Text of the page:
The vision for September 11th Families for Peaceful Tomorrows was born when a small group of family members of those killed on 9/11 became connected after reading each other’s’ pleas for nonviolent and reasoned responses to the terrorist attacks. Our name comes from a statement made by Dr. Martin Luther King, Jr., “Wars are poor chisels for carving out peaceful tomorrows.”
David Potorti is co-founder of September 11th Families for Peaceful Tomorrows. His brother, Jim Potorti, died at the World Trade Center. For the 10th Anniversary, he wrote:
“the lesson of 9/11 might be that we live in a connected world. That we have a shared destiny, even with those we fear or hate. That we rise or fall together, the rich, the poor, those with everything to live for and those with nothing left to lose. As Rev. Dr. Martin Luther King, Jr., said, “Injustice anywhere is a threat to justice everywhere.”
On this…. anniversary of September 11th, let us honor those we lost by recognizing our kinship with people all over the world whose faces mirror those of our mothers, our fathers and our children. Let us recover the sense of unity we experienced in the days after 9/11. And let us remember and return to the uniquely American values and principles that will guarantee peaceful tomorrows for everyone.”
September 13, 2016
Prayer by Mrs. Linda MacLean, VP Finance
Good Morning Marist!!
Today is my son’s birthday. He is the youngest of three, and turns 22. Before I go any further, to those of you sharing this day, happy birthday!
Birthdays were a big deal in our house. One of our traditions was to fill our kitchen patio door with silly pictures of the birthday boy or girl, complete with goofy captions. It was our way to celebrate and to remember lots of different things that we hadn’t thought about for a while.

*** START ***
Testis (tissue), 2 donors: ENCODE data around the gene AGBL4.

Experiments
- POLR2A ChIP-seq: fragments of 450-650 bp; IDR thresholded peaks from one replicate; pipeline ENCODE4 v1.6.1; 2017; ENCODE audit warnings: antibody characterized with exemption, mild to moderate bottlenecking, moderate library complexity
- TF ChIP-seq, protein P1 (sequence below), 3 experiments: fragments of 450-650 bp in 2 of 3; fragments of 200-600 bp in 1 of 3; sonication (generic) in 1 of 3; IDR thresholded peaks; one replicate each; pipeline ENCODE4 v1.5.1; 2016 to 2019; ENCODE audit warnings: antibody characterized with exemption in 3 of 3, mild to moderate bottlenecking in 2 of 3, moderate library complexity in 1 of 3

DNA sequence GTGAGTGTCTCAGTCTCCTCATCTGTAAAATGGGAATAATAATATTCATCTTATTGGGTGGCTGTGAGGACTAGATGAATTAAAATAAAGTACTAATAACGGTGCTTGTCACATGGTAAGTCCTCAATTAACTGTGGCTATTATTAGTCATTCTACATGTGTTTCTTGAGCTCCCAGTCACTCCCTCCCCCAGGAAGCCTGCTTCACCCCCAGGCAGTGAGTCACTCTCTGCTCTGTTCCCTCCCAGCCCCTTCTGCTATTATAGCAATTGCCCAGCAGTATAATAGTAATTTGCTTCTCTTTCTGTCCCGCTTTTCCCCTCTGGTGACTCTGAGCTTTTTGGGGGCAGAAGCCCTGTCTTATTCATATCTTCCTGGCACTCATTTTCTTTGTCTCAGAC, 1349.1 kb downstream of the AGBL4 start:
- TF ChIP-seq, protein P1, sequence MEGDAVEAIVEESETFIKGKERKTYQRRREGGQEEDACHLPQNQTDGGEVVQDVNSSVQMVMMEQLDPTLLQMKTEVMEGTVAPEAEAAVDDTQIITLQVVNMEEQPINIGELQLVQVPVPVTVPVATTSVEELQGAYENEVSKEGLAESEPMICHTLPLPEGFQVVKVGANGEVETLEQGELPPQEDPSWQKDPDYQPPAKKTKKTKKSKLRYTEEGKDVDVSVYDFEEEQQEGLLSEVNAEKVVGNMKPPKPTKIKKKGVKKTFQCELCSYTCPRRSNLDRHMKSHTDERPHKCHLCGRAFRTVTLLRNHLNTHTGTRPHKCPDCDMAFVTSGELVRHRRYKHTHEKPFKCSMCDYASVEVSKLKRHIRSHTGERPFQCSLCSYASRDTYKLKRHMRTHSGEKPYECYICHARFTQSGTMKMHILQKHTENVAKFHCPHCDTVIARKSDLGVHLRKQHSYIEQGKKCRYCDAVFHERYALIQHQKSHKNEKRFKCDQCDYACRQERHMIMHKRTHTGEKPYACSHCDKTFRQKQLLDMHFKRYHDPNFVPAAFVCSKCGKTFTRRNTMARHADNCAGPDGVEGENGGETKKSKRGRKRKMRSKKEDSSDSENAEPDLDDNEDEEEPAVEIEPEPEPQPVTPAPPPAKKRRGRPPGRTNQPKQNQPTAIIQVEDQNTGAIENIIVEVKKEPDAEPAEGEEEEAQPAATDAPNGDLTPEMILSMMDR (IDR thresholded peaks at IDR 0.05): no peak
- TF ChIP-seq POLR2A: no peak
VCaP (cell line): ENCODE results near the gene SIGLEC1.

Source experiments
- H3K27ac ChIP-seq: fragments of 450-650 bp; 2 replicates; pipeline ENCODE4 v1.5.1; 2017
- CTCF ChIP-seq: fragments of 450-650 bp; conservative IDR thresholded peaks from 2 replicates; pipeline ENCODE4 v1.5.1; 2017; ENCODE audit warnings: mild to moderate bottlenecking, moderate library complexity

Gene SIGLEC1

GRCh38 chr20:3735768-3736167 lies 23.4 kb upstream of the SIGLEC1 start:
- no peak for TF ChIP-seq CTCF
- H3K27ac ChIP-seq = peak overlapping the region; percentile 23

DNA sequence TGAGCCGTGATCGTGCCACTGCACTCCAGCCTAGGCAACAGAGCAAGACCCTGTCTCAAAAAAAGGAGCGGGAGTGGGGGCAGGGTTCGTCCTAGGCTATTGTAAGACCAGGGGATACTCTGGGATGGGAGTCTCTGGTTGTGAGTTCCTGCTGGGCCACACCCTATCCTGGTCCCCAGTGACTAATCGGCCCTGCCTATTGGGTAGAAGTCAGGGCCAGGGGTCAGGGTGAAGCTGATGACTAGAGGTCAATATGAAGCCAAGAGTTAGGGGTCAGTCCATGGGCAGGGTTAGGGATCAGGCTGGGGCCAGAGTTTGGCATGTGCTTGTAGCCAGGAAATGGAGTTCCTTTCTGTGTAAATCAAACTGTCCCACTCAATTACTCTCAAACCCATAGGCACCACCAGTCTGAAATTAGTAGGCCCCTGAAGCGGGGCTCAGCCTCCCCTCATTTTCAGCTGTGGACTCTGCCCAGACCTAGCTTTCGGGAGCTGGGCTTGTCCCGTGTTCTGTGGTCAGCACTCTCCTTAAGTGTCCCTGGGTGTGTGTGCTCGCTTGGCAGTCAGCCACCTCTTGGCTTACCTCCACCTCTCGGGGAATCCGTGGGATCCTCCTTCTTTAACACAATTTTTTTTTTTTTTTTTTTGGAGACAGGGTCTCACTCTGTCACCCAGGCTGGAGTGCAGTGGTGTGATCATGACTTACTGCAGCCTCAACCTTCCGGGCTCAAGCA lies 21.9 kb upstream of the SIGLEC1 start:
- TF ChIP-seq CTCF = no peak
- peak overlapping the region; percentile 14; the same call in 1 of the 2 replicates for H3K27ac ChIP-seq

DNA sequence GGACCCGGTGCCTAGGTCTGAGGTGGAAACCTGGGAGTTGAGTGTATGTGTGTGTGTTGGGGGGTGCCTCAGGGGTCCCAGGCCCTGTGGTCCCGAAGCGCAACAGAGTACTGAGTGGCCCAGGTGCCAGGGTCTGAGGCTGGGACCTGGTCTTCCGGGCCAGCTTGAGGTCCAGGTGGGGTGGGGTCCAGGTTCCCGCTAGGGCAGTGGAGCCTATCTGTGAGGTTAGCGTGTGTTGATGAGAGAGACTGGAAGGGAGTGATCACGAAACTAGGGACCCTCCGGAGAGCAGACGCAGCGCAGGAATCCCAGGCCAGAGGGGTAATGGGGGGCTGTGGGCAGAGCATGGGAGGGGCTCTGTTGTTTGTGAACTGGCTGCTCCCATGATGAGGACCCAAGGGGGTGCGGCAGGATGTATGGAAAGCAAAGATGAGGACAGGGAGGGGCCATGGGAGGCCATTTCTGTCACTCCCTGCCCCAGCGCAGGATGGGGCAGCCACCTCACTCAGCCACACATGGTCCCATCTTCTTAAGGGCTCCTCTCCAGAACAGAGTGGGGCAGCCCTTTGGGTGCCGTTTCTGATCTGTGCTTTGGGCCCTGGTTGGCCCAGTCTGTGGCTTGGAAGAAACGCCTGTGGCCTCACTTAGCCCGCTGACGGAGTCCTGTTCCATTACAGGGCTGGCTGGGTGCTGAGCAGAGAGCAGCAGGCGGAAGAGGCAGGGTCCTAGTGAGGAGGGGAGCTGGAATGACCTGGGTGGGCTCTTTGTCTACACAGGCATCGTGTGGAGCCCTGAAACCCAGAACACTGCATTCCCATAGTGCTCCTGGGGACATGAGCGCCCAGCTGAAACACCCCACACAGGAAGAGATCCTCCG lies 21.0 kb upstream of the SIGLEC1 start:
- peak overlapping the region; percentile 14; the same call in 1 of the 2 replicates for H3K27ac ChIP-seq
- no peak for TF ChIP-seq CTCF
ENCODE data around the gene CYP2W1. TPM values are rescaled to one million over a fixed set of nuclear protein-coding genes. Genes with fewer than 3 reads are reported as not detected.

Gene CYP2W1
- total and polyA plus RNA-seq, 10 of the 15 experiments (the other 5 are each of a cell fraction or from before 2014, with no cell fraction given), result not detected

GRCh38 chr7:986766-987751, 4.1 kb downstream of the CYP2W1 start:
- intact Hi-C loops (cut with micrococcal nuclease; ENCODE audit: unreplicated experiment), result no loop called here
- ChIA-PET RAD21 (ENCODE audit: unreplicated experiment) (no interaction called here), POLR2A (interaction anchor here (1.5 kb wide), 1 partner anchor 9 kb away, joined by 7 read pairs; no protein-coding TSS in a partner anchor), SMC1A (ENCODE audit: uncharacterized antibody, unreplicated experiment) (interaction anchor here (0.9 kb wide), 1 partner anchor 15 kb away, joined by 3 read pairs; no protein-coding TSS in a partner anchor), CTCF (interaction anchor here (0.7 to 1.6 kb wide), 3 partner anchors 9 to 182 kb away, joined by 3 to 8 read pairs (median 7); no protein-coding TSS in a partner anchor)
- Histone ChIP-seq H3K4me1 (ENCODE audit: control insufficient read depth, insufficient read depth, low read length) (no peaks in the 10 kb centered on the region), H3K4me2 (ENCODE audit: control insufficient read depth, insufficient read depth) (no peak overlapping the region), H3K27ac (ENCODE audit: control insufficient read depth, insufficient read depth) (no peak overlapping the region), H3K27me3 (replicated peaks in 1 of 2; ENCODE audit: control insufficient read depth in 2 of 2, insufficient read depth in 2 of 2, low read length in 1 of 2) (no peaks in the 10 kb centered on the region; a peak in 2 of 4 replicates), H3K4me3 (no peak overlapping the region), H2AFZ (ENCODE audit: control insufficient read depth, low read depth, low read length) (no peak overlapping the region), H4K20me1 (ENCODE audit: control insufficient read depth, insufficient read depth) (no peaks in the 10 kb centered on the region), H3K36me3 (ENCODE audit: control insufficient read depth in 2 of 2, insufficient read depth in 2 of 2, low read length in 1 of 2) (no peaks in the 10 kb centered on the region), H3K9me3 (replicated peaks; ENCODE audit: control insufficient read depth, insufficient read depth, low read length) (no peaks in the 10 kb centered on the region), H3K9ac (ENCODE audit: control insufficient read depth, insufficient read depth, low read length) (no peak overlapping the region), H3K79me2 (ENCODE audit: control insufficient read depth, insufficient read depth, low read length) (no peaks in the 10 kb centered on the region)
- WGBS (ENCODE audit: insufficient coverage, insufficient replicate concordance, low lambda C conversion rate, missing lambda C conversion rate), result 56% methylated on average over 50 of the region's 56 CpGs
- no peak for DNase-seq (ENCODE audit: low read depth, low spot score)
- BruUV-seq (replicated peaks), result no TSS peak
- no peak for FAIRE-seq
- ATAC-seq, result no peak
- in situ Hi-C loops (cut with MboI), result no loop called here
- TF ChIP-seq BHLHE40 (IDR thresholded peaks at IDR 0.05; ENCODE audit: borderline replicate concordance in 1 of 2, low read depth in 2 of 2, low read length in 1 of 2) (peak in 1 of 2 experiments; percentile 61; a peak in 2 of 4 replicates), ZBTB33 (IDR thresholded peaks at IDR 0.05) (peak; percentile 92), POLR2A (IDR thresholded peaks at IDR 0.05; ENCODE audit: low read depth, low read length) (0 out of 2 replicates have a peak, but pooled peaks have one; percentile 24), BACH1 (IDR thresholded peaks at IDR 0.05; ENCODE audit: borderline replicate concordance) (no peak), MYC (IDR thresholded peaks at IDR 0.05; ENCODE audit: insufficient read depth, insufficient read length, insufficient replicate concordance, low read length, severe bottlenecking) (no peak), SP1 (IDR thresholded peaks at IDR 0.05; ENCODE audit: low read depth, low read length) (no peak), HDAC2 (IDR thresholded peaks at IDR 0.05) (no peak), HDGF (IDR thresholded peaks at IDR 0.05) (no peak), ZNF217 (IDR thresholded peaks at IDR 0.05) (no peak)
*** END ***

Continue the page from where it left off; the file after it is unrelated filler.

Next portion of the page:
I love birthdays for that reason. Birthdays remind me to think back and spend time with my memories. Last night, I thought about birthdays and the day that each of my kids were born, beginning with the birth of my first daughter. As a new mother, I was certain that my heart would burst with my love for her. Then, almost two years later, I was about to give birth to her little sister, and truthfully, as excited as I was, part of me was VERY scared. Why? Because I was not sure that I could ever love my second daughter as much as I loved my first…I wondered if there would be enough room in my heart to love another as much.
When she was born, I found out that my heart could expand and love her just as much. And then it happened again when my son was born.
As I was thinking about it, I realized that God gives us the gift of an “expanding heart” every single day. He knows that His love is so abundant, and he wants us to pour this love outward towards others.
Dear loving God,
This week, as we commission our peace pole, help us put your abundant love into action. Allow our hearts to expand to love each other, just a bit more, each day.
Mary, Seat of Wisdom, Pray for us.
Enjoy this week’s football hype video by Michael Cully ’20
Packed up and ready to go, the War Eagle football team jetsetted 3,921 miles east to take on the Belen Jesuit Wolverines in Dublin, Ireland. Late Tuesday night the team, cheerleaders, and managers flew into Dublin. Fresh off their flight, they went straight to touring. First, the team got the opportunity to see Maldahide Castle and got in a practice in the cool 60-degree weather.